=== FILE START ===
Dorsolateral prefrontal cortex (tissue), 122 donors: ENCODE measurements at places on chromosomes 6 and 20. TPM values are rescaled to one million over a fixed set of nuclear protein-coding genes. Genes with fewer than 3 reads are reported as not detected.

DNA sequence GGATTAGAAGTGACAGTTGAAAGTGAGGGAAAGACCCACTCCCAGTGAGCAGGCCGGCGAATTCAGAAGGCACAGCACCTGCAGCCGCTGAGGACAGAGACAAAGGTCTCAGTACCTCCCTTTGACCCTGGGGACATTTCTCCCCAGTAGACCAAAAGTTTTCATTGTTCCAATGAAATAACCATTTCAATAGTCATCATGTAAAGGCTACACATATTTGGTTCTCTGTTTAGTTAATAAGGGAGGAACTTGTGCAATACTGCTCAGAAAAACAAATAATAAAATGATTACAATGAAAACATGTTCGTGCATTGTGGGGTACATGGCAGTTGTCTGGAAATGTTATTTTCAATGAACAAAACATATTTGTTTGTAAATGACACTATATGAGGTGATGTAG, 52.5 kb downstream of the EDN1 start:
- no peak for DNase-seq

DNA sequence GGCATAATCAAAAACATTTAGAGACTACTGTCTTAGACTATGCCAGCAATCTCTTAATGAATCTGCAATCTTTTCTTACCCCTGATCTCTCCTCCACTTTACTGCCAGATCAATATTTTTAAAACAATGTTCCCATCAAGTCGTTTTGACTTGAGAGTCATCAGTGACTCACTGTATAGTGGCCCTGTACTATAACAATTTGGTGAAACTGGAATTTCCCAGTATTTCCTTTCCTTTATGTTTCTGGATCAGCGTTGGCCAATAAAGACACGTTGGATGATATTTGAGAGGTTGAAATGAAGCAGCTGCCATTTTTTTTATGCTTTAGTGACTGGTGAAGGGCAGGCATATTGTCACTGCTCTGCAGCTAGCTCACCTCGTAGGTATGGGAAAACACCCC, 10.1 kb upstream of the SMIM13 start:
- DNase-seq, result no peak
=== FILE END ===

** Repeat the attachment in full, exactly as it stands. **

Dorsolateral prefrontal cortex (tissue), 122 donors: ENCODE measurements at places on chromosomes 6 and 20. TPM values are rescaled to one million over a fixed set of nuclear protein-coding genes. Genes with fewer than 3 reads are reported as not detected.

DNA sequence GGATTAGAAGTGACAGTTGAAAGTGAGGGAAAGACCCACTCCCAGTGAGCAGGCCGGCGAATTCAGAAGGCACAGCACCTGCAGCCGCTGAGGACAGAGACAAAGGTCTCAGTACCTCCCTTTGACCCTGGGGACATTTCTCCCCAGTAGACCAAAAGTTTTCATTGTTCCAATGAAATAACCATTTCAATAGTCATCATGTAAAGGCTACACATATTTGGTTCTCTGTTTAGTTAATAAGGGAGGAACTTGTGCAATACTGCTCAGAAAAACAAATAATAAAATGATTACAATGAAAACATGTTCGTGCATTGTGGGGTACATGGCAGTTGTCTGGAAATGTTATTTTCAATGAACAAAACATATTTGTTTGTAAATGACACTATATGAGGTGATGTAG, 52.5 kb downstream of the EDN1 start:
- no peak for DNase-seq

DNA sequence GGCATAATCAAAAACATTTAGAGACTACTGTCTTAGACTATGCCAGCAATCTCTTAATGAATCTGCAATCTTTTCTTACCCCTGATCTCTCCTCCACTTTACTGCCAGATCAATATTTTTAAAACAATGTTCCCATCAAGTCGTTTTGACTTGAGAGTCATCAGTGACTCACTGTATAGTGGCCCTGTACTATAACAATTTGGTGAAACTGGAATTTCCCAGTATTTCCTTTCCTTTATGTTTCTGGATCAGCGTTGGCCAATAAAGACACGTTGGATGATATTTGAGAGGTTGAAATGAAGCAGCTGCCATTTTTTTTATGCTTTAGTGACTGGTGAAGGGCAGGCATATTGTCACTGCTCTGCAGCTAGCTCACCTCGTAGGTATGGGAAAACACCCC, 10.1 kb upstream of the SMIM13 start:
- DNase-seq, result no peak